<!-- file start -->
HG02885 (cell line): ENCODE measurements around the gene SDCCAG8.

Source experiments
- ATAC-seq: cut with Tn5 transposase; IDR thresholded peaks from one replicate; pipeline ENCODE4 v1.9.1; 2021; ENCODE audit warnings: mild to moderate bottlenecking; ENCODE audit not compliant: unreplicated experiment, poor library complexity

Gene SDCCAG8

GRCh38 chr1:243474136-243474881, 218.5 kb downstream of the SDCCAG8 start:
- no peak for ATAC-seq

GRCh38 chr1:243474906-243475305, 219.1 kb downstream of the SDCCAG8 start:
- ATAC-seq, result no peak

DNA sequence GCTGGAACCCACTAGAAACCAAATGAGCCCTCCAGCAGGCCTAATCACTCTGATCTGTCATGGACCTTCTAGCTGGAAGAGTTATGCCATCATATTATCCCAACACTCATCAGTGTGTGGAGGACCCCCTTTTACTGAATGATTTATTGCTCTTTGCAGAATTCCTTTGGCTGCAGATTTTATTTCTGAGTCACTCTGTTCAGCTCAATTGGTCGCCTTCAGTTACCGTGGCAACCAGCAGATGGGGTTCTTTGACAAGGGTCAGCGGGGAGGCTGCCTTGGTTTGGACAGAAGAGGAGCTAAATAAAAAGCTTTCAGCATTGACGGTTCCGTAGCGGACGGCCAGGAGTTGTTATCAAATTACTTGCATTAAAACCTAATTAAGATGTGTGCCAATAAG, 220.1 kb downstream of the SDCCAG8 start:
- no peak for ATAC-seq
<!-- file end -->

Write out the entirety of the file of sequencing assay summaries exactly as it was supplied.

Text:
HG02885 (cell line): ENCODE measurements around the gene SDCCAG8.

Source experiments
- ATAC-seq: cut with Tn5 transposase; IDR thresholded peaks from one replicate; pipeline ENCODE4 v1.9.1; 2021; ENCODE audit warnings: mild to moderate bottlenecking; ENCODE audit not compliant: unreplicated experiment, poor library complexity

Gene SDCCAG8

GRCh38 chr1:243474136-243474881, 218.5 kb downstream of the SDCCAG8 start:
- no peak for ATAC-seq

GRCh38 chr1:243474906-243475305, 219.1 kb downstream of the SDCCAG8 start:
- ATAC-seq, result no peak

DNA sequence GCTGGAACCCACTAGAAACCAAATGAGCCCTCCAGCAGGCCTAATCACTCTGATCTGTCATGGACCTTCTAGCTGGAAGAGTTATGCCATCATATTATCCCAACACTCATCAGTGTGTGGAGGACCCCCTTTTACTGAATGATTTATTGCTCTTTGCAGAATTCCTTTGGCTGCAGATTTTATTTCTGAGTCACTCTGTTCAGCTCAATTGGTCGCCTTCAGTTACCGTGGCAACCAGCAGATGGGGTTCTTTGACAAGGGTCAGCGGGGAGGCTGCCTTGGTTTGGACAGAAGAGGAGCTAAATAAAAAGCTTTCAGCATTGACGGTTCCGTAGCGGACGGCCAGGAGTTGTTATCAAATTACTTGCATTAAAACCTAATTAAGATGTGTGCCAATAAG, 220.1 kb downstream of the SDCCAG8 start:
- no peak for ATAC-seq